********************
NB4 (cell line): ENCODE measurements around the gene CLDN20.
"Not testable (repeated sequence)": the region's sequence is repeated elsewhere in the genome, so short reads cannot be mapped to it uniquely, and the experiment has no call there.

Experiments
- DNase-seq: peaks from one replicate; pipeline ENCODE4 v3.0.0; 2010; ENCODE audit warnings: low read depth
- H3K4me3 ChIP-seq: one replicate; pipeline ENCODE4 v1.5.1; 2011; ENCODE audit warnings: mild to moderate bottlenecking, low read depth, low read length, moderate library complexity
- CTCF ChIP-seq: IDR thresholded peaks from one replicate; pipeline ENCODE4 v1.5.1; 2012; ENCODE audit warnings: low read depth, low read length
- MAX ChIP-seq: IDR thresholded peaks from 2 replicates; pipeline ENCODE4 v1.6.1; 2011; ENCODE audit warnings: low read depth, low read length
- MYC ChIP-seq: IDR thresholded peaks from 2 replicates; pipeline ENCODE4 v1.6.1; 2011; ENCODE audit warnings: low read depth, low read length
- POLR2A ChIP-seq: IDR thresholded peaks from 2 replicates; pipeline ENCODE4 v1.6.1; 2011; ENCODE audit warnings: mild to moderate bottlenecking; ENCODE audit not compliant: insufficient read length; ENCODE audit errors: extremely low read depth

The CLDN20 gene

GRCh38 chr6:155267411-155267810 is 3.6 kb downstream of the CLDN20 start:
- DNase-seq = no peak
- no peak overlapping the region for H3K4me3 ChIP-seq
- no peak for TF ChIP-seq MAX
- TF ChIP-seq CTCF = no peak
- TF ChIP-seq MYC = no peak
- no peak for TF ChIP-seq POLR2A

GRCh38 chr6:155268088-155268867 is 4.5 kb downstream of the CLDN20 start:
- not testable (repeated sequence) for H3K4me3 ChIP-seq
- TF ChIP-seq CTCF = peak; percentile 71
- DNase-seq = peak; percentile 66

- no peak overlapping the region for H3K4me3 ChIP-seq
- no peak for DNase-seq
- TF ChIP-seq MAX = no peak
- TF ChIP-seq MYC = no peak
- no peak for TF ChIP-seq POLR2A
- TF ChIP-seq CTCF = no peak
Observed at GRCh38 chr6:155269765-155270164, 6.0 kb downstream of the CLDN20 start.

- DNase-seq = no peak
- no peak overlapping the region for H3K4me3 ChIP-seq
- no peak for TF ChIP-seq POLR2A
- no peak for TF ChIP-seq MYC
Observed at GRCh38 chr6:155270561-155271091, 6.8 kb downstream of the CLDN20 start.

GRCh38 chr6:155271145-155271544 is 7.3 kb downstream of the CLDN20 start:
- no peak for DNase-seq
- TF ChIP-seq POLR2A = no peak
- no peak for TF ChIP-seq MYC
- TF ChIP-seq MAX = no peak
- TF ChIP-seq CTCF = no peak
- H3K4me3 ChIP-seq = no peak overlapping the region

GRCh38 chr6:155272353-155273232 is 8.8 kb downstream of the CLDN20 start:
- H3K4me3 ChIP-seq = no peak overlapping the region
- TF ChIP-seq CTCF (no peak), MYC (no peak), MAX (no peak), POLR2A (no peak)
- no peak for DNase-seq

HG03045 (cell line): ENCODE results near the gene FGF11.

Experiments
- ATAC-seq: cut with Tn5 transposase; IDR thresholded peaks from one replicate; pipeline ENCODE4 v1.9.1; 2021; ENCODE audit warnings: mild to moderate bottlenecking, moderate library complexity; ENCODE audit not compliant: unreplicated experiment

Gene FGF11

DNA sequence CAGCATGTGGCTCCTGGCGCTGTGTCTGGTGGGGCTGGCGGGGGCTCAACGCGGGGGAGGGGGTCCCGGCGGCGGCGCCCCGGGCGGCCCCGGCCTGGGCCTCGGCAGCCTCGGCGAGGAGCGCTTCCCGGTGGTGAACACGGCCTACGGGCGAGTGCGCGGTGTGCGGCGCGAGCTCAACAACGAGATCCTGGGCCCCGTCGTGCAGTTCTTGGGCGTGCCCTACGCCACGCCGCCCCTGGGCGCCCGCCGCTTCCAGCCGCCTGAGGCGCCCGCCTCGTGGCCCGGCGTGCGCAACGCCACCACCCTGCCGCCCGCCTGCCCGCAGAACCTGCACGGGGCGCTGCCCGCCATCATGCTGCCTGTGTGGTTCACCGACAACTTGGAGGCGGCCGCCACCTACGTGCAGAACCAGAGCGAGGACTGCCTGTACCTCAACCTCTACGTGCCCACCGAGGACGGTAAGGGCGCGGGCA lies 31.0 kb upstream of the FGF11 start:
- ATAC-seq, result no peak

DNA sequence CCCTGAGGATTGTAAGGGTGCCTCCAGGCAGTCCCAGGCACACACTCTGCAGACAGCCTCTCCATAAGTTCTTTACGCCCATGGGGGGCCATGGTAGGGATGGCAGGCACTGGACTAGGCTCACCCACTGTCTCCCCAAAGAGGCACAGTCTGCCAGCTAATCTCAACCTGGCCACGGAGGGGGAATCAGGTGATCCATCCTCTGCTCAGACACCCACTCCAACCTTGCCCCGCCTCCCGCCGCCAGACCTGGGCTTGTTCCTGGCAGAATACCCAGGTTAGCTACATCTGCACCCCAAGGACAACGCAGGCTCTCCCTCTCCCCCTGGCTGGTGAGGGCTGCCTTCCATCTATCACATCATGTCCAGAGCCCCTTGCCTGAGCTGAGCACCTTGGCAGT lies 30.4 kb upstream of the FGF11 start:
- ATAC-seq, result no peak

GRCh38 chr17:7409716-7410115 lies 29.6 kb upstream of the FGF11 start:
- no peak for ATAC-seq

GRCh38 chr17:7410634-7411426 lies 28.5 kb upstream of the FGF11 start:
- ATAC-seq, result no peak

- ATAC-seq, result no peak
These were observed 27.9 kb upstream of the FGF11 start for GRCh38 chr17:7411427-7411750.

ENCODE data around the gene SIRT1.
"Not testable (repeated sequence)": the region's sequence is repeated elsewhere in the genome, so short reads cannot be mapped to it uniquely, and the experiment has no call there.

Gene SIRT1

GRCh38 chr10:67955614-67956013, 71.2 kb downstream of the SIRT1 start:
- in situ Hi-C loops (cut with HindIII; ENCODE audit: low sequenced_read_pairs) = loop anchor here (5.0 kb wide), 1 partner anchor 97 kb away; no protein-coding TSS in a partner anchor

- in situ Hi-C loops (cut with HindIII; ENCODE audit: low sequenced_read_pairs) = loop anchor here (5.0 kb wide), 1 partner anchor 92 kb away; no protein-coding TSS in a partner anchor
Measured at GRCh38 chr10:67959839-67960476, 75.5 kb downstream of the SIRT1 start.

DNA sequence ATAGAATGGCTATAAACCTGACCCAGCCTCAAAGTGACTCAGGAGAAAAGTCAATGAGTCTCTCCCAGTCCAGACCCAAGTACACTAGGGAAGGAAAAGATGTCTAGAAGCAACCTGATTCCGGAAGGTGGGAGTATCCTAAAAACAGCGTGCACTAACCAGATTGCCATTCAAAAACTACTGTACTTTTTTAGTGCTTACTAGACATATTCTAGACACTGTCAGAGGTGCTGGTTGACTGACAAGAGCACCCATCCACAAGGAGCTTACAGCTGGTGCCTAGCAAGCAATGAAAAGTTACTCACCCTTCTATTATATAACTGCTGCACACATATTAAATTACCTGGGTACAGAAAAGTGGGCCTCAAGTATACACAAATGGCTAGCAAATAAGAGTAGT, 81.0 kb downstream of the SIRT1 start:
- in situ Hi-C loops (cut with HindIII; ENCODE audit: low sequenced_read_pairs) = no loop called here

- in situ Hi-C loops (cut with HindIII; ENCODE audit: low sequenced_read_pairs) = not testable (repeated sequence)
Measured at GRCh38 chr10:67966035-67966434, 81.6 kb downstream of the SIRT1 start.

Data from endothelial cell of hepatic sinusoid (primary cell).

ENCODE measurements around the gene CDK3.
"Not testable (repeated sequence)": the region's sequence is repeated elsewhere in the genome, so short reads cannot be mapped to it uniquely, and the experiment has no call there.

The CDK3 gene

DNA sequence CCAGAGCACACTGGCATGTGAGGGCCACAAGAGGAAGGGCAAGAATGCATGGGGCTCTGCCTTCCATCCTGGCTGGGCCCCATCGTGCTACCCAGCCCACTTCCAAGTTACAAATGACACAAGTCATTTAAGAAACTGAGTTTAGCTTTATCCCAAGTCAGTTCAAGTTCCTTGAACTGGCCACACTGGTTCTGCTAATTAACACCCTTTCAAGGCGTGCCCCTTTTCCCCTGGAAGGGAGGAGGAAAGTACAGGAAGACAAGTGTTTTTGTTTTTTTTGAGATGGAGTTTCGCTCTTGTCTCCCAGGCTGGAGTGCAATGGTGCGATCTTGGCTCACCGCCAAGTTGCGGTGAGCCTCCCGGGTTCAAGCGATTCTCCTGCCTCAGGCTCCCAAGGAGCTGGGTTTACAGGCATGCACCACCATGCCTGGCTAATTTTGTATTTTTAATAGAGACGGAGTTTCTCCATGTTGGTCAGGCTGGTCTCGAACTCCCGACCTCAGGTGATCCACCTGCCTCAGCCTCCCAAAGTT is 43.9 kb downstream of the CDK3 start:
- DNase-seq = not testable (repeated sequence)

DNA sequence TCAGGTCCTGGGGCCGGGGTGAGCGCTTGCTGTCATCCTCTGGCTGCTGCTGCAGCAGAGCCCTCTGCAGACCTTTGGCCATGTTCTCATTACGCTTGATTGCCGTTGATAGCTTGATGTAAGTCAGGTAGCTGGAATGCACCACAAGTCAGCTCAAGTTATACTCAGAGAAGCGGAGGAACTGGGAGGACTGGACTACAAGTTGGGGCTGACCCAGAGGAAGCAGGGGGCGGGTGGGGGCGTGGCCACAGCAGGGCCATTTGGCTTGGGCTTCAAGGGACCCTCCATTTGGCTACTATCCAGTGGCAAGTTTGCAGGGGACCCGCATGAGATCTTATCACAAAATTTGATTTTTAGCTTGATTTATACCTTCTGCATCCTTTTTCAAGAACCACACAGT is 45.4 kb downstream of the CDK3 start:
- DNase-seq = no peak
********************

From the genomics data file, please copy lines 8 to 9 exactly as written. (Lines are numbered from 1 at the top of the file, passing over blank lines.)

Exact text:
- MYC ChIP-seq: IDR thresholded peaks from 2 replicates; pipeline ENCODE4 v1.6.1; 2011; ENCODE audit warnings: low read depth, low read length
- POLR2A ChIP-seq: IDR thresholded peaks from 2 replicates; pipeline ENCODE4 v1.6.1; 2011; ENCODE audit warnings: mild to moderate bottlenecking; ENCODE audit not compliant: insufficient read length; ENCODE audit errors: extremely low read depth